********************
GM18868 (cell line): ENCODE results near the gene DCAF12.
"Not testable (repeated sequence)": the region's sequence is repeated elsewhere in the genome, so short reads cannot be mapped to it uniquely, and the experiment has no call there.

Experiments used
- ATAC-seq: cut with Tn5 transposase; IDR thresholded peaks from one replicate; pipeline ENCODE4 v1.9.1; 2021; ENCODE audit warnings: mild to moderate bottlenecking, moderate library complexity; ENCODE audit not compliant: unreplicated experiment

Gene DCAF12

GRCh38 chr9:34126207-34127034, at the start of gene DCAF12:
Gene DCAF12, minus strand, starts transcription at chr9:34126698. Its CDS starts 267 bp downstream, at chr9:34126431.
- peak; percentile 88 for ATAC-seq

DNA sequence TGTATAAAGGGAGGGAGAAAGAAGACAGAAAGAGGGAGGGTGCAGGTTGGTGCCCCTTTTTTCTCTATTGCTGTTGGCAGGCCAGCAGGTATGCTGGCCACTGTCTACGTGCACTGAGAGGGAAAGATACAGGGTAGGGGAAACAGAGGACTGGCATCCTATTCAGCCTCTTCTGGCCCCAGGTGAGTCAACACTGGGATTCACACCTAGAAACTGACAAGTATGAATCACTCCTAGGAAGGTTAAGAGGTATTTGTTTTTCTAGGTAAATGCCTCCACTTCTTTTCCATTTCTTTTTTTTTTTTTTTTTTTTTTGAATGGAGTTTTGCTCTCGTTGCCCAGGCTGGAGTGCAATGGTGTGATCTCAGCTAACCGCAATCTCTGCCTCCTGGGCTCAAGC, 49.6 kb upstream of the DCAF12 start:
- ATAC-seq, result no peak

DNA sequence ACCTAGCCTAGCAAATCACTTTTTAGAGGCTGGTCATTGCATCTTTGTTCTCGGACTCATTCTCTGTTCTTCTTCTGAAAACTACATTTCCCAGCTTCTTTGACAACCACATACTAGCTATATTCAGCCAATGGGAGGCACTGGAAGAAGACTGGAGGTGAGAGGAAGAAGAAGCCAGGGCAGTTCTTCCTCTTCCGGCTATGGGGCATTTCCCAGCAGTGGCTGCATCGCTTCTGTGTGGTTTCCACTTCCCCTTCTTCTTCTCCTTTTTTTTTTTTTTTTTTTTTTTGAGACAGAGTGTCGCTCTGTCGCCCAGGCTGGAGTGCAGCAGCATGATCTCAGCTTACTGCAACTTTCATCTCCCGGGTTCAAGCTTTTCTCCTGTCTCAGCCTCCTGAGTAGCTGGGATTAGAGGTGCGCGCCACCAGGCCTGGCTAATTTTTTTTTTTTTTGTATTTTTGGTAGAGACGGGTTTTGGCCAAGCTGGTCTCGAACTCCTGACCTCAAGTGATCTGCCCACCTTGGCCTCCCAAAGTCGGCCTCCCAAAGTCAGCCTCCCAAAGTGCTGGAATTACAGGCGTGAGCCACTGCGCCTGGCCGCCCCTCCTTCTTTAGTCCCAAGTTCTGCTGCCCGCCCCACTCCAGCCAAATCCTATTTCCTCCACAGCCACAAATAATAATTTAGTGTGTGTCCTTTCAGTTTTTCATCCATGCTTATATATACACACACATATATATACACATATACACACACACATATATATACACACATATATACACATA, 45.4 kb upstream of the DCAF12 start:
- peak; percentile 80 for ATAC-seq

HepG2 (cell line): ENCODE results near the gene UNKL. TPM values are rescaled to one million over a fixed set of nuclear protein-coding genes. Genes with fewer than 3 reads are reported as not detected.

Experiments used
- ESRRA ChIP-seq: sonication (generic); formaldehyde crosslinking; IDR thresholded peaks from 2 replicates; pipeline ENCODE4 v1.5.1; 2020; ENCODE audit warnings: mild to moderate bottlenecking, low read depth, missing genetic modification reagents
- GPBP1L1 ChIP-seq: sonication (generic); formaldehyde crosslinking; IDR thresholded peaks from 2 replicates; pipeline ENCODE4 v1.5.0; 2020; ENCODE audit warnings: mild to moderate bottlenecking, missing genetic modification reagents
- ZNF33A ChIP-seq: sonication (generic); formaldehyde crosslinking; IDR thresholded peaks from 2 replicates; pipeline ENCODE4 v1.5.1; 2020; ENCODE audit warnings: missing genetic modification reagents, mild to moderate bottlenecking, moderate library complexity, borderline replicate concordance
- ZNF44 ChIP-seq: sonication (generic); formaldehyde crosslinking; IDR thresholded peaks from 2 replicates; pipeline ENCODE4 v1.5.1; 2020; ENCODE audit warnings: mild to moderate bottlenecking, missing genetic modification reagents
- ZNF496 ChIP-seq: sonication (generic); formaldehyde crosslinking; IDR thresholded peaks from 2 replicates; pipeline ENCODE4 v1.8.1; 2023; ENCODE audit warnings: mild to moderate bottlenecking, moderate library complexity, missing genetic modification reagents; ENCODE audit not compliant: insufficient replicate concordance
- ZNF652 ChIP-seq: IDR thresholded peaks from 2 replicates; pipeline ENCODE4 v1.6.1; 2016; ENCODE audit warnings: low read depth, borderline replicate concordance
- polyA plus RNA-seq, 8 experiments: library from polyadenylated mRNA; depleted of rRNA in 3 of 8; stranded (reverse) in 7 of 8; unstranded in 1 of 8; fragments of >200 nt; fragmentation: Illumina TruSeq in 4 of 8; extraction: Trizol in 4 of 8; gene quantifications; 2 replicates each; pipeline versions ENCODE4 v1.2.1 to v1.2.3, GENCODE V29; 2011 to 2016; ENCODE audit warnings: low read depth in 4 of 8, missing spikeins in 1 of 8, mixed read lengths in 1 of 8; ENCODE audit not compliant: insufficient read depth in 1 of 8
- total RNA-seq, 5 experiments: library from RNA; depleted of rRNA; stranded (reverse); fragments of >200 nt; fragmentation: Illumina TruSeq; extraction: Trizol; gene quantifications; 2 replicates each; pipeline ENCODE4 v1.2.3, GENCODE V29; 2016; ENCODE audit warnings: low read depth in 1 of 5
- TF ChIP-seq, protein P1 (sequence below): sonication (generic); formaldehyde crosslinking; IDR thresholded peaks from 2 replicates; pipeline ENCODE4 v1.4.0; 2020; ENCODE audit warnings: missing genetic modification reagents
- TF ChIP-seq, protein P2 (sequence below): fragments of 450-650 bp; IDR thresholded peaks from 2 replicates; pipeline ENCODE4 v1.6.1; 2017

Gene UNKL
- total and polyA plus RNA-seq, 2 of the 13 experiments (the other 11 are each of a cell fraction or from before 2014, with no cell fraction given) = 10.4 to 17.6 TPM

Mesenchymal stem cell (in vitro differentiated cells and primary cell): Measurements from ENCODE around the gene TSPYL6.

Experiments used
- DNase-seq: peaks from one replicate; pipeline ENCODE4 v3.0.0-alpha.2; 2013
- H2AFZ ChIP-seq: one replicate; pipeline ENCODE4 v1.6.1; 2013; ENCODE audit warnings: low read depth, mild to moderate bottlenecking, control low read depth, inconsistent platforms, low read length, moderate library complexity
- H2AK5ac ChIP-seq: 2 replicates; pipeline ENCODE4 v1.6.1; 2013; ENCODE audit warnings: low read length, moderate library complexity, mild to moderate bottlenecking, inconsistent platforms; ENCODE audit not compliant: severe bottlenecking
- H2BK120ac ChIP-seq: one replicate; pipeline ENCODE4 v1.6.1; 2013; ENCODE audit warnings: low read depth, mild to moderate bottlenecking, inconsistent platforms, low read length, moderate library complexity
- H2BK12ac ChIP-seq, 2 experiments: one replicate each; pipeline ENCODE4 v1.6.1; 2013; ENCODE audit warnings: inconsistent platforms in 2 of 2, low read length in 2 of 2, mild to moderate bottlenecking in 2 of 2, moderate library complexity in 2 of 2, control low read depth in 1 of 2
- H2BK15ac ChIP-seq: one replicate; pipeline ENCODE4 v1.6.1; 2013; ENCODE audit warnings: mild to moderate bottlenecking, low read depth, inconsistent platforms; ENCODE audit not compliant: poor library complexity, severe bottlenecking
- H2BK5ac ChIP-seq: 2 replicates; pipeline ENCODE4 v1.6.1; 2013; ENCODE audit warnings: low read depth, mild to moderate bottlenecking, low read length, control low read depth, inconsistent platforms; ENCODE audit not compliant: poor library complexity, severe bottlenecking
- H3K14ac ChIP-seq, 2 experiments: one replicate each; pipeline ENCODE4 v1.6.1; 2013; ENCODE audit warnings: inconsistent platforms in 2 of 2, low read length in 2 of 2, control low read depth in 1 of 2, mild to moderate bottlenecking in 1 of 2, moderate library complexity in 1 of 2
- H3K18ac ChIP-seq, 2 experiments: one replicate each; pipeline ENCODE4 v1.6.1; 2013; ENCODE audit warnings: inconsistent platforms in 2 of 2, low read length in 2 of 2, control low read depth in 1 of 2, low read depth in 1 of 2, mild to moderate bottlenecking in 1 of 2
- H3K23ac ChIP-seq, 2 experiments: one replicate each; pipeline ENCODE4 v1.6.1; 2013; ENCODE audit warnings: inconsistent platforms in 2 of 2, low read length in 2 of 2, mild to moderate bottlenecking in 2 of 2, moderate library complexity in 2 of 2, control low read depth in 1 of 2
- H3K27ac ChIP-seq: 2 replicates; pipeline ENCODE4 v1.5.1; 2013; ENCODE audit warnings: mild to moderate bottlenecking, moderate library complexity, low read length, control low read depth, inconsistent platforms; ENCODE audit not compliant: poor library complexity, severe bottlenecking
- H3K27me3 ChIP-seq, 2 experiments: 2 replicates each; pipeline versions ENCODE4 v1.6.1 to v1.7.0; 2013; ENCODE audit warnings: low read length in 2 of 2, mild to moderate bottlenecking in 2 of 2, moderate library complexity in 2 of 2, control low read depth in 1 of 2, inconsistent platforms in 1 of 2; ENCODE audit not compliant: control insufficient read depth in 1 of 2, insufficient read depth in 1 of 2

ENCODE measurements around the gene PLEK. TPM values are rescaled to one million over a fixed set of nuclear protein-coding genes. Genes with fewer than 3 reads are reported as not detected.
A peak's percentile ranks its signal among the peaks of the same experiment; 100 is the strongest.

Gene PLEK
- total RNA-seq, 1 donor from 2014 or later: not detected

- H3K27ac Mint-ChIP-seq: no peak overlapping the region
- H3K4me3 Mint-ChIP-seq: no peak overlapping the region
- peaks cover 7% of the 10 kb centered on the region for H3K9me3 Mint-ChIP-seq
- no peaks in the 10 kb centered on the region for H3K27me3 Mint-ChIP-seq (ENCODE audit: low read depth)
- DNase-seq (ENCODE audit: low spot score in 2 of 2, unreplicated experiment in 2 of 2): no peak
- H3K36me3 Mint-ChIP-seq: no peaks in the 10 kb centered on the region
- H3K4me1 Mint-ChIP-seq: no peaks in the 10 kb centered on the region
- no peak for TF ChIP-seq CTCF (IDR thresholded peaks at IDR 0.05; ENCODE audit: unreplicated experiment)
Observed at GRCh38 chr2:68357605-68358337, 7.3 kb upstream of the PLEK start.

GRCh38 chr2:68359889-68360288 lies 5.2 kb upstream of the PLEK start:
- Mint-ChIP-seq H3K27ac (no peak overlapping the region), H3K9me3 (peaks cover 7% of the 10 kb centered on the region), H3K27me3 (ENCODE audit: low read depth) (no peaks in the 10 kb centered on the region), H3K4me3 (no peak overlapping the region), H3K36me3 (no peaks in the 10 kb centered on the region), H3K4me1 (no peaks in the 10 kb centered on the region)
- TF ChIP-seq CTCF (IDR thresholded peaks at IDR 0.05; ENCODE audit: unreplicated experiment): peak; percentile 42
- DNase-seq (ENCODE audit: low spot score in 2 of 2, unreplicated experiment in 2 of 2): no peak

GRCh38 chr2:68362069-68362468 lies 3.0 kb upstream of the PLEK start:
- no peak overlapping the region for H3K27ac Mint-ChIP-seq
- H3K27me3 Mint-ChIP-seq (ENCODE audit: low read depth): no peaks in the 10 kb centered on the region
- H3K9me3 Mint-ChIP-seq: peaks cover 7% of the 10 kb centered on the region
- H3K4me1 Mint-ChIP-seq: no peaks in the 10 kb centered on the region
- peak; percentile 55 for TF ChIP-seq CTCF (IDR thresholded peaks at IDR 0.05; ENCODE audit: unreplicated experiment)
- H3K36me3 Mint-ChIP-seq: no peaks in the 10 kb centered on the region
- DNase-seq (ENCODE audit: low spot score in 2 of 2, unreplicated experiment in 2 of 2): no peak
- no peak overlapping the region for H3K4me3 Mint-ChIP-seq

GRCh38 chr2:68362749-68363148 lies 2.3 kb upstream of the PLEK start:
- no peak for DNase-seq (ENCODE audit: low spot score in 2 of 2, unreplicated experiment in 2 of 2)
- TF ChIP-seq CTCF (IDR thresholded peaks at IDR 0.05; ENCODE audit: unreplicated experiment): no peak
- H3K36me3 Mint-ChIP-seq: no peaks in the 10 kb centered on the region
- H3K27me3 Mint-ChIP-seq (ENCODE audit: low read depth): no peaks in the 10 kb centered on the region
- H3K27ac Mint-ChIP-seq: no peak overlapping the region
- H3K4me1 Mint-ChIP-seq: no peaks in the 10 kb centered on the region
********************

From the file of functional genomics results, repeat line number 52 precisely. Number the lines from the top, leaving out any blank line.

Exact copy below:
- no peak for TF ChIP-seq CTCF (IDR thresholded peaks at IDR 0.05; ENCODE audit: unreplicated experiment)